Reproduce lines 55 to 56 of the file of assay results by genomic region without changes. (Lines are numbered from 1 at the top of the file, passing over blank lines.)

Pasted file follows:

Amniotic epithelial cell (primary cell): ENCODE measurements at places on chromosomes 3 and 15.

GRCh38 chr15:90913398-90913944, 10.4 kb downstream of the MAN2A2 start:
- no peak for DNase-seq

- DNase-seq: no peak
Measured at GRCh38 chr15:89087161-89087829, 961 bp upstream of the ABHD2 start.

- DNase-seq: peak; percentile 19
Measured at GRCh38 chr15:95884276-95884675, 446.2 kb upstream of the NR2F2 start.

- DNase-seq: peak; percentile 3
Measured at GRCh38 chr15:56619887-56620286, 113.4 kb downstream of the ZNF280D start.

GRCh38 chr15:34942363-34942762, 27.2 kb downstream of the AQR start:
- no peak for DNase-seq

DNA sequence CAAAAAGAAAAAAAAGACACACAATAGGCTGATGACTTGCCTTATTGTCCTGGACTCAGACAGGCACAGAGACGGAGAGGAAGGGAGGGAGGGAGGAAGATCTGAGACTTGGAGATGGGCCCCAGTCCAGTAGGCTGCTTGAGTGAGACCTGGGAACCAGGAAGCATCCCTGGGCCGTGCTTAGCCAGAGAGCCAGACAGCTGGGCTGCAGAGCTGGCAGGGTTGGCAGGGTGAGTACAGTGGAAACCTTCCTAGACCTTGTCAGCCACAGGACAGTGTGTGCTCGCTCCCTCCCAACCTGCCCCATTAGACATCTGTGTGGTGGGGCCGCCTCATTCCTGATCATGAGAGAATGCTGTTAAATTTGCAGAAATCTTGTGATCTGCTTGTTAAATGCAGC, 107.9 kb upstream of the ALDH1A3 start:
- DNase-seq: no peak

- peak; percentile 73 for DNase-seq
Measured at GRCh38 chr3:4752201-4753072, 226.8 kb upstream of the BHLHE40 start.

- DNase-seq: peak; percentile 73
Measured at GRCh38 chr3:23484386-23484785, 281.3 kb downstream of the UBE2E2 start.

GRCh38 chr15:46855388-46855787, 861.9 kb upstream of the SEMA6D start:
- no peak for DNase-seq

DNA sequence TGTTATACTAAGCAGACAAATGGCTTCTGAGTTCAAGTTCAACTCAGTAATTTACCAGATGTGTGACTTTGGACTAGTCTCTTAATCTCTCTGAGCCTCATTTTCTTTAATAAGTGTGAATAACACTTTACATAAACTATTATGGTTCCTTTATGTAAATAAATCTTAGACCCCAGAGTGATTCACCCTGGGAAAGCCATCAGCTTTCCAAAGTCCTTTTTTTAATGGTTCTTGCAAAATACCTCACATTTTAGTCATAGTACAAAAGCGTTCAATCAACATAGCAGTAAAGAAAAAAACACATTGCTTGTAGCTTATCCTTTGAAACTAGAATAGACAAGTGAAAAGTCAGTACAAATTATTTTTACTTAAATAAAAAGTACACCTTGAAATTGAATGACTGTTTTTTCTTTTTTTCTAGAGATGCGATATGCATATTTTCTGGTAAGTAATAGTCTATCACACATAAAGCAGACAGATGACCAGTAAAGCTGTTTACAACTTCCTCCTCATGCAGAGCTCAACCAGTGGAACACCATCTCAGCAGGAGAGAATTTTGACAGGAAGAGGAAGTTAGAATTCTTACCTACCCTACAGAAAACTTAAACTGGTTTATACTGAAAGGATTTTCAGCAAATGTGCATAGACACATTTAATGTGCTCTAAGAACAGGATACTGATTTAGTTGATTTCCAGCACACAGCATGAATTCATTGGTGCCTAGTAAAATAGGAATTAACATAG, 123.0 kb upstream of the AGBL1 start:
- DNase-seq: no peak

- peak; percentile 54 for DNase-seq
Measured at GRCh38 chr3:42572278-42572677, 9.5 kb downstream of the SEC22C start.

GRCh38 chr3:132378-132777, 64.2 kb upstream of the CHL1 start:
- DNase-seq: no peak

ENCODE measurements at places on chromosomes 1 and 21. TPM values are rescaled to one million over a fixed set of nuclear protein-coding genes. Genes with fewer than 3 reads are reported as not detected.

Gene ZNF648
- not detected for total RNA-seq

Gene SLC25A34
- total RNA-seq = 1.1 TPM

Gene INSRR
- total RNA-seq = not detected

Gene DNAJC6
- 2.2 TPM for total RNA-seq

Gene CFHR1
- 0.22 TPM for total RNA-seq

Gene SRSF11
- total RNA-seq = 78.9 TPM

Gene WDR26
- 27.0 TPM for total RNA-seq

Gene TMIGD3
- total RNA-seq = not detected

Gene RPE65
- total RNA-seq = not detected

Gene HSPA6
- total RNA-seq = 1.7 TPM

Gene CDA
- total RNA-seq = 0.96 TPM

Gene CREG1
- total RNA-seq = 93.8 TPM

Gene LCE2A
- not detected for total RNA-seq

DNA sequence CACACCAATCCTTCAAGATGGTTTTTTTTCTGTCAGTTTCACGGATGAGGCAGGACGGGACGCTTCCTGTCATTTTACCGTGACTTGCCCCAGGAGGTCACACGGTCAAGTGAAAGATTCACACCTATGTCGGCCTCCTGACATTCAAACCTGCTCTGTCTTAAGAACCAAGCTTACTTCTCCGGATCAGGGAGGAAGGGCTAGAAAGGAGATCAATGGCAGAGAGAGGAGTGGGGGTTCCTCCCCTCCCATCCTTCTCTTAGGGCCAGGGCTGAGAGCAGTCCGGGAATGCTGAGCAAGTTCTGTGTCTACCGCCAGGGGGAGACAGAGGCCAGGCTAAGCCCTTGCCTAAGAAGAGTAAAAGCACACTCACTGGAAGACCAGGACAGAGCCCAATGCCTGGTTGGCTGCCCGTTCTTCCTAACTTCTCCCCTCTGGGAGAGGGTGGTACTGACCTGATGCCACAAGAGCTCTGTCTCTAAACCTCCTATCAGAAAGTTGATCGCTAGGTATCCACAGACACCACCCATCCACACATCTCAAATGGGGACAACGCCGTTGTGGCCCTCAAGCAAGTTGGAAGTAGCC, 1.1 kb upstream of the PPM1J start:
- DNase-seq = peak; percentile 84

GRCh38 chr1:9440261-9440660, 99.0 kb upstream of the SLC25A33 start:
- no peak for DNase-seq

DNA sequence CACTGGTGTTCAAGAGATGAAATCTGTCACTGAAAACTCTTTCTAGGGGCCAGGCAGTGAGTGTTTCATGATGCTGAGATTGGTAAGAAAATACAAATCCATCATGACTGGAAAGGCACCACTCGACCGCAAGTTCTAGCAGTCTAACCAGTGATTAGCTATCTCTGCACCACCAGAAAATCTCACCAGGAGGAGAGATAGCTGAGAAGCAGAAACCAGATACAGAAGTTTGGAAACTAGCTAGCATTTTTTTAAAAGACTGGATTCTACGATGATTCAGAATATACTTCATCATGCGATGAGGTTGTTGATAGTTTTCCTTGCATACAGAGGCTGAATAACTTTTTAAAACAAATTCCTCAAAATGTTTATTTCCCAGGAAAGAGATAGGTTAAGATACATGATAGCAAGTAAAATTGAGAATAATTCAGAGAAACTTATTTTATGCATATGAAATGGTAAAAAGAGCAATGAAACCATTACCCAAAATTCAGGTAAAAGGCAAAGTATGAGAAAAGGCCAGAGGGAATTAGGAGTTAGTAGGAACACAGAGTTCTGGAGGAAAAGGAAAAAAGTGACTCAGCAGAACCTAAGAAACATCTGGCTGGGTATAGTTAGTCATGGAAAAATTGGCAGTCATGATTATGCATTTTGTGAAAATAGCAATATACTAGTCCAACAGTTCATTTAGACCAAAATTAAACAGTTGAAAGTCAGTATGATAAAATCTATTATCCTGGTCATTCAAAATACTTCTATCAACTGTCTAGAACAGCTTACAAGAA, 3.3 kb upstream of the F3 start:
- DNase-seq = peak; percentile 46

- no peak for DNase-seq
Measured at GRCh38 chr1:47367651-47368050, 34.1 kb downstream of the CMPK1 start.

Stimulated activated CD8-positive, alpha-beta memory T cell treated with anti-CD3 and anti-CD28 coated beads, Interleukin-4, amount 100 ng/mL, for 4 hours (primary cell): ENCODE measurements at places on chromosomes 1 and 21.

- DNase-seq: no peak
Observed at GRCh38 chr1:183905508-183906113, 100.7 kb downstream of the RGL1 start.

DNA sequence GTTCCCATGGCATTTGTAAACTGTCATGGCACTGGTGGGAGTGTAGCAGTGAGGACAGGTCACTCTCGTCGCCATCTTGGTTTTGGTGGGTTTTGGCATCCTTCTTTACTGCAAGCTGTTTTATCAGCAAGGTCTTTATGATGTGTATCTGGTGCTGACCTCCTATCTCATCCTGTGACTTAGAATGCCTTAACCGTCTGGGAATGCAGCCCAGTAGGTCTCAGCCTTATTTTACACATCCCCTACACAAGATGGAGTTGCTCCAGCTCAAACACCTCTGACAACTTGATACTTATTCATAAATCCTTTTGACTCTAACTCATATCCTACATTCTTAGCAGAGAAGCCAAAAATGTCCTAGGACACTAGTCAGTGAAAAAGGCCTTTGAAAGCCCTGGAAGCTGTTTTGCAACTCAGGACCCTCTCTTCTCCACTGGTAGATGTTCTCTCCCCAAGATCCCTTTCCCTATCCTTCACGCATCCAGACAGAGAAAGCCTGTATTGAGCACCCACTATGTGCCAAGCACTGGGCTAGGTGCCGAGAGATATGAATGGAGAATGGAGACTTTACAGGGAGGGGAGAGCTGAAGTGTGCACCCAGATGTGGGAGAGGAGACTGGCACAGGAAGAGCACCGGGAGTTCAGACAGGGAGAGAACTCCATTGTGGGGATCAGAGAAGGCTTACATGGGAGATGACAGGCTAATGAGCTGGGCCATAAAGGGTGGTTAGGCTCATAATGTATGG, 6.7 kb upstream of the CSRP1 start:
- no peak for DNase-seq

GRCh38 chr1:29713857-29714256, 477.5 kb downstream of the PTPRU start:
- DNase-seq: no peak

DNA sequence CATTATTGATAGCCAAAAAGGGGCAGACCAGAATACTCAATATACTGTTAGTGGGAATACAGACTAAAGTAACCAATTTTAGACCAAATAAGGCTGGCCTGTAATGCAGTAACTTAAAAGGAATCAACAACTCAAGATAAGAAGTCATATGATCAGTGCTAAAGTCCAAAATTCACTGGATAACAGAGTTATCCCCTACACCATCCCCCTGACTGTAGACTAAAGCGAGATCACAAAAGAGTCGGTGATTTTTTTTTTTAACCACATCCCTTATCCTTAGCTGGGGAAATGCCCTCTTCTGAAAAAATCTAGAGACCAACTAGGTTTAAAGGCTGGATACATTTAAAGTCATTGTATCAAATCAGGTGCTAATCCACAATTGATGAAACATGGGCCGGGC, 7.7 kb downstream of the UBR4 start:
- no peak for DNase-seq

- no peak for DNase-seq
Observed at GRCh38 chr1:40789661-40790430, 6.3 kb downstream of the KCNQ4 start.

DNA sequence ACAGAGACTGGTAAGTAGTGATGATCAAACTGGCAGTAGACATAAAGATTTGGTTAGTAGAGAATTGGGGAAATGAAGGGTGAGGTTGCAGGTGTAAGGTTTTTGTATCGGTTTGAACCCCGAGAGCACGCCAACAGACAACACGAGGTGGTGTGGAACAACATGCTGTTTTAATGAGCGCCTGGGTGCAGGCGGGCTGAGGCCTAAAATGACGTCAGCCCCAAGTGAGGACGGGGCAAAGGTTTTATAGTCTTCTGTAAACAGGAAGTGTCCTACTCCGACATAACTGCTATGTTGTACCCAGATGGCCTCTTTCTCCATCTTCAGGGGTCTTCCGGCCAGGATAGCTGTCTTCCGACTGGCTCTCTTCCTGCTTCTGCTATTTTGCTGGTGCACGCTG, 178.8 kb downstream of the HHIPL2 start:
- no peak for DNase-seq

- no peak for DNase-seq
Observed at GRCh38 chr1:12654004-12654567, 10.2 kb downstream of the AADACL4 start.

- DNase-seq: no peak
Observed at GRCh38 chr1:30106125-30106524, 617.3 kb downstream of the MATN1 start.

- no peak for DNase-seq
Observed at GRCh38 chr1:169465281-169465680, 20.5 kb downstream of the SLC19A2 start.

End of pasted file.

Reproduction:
GRCh38 chr1:9440261-9440660, 99.0 kb upstream of the SLC25A33 start:
- no peak for DNase-seq